Matrix, or one our Matrix developers created.

I also tried to find a Matrix forum to search and possibly post to, but
I'm not a TCL, Java, or JScript developer, and I'm not a Matrix
developer of any kind: Just a developer that has to provide a pathway
to this system. The couple forums I did find were way over my head or
required registering (which I didn't feel appropriate for this one
issue). So being those were more for 'serious programmers', I figured I
would approach it from a developer's stance via HTML/Javascript.

Thanks for the feedback though. Food for thought...

Keith D Commiskey
http://kdcinfo.com
http://giftsforyou.biz

Jul 23 '05 #3

P: n/a
I found an answer that I've tested on WinXP: IE6, NS7.1, Opera 7.51,
and FireFox .9.2

http://www.faqts.com/knowledge_base/view.phtml/aid/1886

Before
#1 -> #2 --> #3
\.-> Close #2 (#3 closed #2, then #1)

After
#1 -> #2 --> #3 ... -> (#3 now has nothing to close and is broke from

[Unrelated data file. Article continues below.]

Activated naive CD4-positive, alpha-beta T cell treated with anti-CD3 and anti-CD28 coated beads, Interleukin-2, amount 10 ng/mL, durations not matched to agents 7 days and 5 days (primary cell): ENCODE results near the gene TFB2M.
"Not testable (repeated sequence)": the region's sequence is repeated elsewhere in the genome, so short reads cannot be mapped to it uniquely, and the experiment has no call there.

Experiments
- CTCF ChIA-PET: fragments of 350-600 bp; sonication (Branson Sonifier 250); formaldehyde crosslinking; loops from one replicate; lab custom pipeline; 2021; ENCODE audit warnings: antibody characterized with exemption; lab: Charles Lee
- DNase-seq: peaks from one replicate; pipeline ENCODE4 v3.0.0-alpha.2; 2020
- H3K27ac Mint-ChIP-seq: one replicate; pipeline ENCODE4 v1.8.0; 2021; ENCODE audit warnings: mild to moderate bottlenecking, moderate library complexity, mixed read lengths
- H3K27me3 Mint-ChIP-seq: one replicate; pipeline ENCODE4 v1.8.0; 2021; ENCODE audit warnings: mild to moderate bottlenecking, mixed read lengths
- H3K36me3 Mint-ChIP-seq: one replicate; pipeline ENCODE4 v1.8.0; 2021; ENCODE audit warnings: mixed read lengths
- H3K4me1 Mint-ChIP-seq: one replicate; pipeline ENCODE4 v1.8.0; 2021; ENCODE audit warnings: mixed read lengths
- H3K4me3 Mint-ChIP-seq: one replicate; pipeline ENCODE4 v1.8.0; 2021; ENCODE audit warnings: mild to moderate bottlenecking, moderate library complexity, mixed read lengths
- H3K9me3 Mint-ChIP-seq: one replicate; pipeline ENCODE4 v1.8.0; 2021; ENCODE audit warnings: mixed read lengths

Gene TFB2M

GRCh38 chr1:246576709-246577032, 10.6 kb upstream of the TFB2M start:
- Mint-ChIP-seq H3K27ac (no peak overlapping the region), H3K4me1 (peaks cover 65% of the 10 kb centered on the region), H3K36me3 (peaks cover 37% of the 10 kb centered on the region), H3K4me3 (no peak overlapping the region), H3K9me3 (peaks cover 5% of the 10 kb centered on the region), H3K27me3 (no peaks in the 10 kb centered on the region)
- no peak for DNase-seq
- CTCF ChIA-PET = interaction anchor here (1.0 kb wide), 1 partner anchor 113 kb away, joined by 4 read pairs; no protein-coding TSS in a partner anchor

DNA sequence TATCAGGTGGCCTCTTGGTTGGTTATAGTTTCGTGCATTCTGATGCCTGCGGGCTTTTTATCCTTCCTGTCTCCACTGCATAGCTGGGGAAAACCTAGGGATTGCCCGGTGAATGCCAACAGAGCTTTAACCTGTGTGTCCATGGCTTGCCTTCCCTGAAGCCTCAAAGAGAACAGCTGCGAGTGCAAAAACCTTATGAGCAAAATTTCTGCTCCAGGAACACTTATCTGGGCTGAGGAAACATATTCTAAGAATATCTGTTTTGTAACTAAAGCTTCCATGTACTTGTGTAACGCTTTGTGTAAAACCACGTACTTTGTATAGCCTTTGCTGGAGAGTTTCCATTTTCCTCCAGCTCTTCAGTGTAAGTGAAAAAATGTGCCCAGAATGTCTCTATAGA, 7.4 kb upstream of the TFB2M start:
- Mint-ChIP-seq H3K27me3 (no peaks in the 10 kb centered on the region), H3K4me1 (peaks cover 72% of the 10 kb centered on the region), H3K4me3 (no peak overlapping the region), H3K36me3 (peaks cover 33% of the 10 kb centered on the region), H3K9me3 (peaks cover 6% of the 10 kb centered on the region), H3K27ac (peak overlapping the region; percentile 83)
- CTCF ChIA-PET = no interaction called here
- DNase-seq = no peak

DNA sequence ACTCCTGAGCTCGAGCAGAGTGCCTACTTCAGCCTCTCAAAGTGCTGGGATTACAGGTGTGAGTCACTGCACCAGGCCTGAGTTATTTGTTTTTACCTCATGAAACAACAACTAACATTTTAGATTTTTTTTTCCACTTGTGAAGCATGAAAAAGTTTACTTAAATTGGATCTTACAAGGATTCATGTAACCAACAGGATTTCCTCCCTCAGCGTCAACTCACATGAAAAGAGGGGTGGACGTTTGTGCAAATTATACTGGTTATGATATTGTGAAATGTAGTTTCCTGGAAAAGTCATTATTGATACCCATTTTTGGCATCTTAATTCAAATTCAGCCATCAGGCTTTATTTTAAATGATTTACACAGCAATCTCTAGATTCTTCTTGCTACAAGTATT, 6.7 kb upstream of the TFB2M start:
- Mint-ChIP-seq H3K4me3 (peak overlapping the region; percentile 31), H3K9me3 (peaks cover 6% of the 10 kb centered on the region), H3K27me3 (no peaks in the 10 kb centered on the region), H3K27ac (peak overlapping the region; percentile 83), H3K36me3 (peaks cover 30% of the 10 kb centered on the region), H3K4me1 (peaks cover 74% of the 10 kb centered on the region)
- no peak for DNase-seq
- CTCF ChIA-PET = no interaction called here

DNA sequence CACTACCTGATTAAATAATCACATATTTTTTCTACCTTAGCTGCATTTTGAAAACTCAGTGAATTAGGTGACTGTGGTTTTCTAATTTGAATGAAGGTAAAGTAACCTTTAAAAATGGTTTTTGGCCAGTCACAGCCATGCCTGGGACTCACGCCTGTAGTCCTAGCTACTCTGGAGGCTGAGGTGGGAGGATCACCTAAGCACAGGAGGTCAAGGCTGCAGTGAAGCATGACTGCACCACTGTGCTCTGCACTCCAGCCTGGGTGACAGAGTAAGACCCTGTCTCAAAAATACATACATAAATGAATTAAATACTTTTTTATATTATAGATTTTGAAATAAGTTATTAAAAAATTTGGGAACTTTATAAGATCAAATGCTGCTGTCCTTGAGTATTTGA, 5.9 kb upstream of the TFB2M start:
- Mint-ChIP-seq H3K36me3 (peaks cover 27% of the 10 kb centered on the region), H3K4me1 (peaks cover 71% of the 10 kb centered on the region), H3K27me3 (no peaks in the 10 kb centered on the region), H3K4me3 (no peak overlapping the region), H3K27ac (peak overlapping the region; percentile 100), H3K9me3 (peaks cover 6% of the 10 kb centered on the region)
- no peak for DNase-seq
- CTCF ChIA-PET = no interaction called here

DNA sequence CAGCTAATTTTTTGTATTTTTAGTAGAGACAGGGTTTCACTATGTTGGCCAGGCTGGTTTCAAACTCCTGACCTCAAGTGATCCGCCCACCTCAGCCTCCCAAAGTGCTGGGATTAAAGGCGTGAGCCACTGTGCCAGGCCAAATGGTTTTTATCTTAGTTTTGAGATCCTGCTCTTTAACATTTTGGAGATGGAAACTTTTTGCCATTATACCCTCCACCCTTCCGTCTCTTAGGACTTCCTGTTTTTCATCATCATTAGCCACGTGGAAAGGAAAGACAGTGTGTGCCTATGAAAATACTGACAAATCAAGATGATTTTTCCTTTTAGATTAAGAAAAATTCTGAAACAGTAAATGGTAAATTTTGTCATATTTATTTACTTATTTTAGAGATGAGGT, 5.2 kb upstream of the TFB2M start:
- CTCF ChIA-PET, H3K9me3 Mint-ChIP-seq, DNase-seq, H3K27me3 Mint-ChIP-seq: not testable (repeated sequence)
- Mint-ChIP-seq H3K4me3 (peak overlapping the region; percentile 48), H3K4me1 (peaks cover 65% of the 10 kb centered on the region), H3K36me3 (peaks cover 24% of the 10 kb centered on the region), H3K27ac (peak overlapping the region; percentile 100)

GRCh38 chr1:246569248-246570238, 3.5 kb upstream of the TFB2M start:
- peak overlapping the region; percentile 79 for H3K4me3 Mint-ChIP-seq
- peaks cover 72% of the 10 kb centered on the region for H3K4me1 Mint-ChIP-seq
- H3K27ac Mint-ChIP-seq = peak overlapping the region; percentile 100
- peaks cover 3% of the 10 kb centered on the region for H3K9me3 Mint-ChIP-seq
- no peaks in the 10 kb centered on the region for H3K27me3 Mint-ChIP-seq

#1)
\.-> Close #2

#1 = Original window
#2 = New target window (with window.open)
#3 = 2nd new target window (with window.open)

Here's what worked - Code placed in Window #2
window.open('Window-Number-3.html');
self.close();

Jul 23 '05 #4

P: n/a
In article <11*********************@f14g2000cwb.googlegroups. com>,
go****@kdcinfo.com enlightened us with...
You can programmatically turn off Javascript from the client's browser?
Wow. Didn't know that.
You can turn it off yourself, by hand. As one person using a browser. It's in
the options (browser dependent).

As a programmer, in your OWN PAGE, you can kill all scripts by removing them
programmatically. Browser must support certain methods.

You cannot, from your web page, disable all scripting on the client for ALL
web pages. (talking normal internet here, not HTA apps or anything)

The reasoning I was provided for why it does this is "It has to close